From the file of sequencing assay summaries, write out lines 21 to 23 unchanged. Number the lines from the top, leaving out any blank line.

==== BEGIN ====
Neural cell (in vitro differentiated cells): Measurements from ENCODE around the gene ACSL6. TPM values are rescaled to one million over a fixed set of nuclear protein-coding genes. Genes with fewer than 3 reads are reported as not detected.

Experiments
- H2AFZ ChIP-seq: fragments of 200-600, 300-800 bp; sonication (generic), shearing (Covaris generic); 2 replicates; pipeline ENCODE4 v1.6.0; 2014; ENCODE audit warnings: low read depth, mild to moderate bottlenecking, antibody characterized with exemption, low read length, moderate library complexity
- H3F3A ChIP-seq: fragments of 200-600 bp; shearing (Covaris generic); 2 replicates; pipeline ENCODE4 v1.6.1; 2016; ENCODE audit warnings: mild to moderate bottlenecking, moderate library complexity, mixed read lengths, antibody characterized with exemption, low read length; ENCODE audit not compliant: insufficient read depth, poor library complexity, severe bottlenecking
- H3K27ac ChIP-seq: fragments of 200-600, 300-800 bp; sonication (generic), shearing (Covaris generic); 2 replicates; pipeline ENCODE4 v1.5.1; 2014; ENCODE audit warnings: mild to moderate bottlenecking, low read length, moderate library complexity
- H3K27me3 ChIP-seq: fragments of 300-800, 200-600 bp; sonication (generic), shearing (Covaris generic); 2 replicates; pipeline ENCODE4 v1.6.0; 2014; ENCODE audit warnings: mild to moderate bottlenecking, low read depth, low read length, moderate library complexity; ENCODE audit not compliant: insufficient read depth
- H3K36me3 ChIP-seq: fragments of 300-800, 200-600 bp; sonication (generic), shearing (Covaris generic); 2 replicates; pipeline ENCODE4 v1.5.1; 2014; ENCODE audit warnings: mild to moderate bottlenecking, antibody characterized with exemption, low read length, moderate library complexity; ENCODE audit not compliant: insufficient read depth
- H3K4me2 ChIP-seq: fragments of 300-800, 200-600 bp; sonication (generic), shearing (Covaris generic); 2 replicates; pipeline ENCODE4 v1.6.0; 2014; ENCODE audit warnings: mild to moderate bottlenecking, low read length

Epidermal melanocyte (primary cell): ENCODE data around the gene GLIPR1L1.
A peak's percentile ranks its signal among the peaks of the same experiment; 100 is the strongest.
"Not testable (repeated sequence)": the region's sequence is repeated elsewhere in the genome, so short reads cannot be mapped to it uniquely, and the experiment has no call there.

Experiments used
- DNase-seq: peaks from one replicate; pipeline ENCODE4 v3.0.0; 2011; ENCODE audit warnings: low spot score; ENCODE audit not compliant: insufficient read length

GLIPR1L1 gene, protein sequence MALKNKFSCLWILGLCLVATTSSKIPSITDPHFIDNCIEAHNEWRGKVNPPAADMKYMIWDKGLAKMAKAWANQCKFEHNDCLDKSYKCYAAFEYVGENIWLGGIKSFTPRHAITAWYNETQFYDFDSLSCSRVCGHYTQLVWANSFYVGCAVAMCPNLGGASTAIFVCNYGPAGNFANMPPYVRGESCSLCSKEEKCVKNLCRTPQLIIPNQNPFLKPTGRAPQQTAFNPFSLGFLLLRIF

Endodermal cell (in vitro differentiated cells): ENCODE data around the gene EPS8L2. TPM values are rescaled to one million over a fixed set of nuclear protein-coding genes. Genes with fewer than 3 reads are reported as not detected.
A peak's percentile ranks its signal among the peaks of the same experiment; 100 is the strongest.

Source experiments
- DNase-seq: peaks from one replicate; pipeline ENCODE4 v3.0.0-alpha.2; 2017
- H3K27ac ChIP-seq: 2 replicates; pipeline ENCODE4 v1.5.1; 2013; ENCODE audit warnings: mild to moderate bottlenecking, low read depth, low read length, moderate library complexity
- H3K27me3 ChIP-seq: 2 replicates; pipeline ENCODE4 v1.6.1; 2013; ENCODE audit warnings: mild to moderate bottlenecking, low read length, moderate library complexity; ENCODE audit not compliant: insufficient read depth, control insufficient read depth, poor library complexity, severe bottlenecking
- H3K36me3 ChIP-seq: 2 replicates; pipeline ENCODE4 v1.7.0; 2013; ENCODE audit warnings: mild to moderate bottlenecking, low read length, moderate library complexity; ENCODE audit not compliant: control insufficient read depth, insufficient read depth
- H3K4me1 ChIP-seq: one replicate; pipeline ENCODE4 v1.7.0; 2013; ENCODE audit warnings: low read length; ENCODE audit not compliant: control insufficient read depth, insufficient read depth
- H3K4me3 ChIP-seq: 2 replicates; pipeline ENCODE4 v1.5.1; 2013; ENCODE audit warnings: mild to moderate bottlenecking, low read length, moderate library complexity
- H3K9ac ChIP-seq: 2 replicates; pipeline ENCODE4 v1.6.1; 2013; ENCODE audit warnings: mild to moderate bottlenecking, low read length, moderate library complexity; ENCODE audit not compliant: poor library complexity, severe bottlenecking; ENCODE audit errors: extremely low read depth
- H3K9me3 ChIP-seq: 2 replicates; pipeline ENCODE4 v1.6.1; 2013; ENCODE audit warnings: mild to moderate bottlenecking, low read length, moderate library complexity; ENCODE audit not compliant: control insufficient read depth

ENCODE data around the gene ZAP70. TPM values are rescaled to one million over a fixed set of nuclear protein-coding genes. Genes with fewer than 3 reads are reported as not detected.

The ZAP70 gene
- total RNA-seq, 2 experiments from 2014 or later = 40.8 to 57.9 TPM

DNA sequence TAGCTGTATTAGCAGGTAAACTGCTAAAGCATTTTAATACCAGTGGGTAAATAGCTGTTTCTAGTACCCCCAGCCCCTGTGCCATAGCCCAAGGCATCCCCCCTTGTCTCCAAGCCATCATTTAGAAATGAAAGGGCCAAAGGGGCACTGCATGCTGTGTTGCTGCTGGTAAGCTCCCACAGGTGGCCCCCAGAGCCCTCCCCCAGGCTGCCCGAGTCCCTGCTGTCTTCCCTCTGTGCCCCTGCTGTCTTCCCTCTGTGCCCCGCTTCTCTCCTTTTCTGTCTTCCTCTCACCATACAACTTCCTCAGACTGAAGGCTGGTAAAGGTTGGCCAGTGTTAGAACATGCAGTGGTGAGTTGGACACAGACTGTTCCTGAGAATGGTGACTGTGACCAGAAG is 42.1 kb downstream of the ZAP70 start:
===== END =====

- H3K36me3 ChIP-seq: 2 replicates; pipeline ENCODE4 v1.7.0; 2013; ENCODE audit warnings: mild to moderate bottlenecking, low read length, moderate library complexity; ENCODE audit not compliant: control insufficient read depth, insufficient read depth
- H3K4me1 ChIP-seq: one replicate; pipeline ENCODE4 v1.7.0; 2013; ENCODE audit warnings: low read length; ENCODE audit not compliant: control insufficient read depth, insufficient read depth
- H3K4me3 ChIP-seq: 2 replicates; pipeline ENCODE4 v1.5.1; 2013; ENCODE audit warnings: mild to moderate bottlenecking, low read length, moderate library complexity